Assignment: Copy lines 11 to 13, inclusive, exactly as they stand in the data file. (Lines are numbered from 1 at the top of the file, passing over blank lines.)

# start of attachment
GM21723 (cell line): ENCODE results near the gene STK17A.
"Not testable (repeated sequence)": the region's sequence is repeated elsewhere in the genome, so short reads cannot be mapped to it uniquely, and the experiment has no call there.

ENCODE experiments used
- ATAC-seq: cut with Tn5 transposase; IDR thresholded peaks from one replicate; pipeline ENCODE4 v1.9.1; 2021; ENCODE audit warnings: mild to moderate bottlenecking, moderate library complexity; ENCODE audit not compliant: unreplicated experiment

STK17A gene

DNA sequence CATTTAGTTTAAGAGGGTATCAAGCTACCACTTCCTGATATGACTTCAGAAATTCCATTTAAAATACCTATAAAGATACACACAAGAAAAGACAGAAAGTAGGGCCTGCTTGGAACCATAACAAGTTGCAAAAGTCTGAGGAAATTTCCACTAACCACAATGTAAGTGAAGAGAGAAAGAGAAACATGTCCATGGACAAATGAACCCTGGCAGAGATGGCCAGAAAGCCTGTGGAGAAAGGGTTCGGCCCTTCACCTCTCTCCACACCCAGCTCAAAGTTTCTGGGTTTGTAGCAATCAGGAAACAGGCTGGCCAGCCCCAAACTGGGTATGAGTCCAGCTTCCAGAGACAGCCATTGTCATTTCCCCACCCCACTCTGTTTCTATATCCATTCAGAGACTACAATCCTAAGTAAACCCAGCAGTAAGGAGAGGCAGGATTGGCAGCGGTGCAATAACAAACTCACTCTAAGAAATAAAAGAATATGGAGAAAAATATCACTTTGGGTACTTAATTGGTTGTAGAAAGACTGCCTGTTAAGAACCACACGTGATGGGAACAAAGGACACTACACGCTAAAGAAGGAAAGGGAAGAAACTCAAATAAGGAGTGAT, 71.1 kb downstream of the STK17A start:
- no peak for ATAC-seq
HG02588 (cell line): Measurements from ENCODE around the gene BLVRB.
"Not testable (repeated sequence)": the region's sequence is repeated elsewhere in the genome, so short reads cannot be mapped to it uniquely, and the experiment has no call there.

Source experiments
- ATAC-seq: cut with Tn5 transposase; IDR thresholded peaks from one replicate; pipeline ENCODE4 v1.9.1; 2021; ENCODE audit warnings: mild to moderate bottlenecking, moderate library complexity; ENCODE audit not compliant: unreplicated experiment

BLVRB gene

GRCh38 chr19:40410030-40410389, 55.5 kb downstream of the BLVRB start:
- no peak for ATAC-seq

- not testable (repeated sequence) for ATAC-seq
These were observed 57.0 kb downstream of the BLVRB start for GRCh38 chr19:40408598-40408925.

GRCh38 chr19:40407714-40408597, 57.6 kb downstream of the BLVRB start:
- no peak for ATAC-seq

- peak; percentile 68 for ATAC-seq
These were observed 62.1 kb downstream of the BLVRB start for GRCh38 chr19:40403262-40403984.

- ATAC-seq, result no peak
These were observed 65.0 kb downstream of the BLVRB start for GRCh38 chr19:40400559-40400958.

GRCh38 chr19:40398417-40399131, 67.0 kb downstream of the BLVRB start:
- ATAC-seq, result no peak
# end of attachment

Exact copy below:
- ATAC-seq: cut with Tn5 transposase; IDR thresholded peaks from one replicate; pipeline ENCODE4 v1.9.1; 2021; ENCODE audit warnings: mild to moderate bottlenecking, moderate library complexity; ENCODE audit not compliant: unreplicated experiment

BLVRB gene

GRCh38 chr19:40410030-40410389, 55.5 kb downstream of the BLVRB start: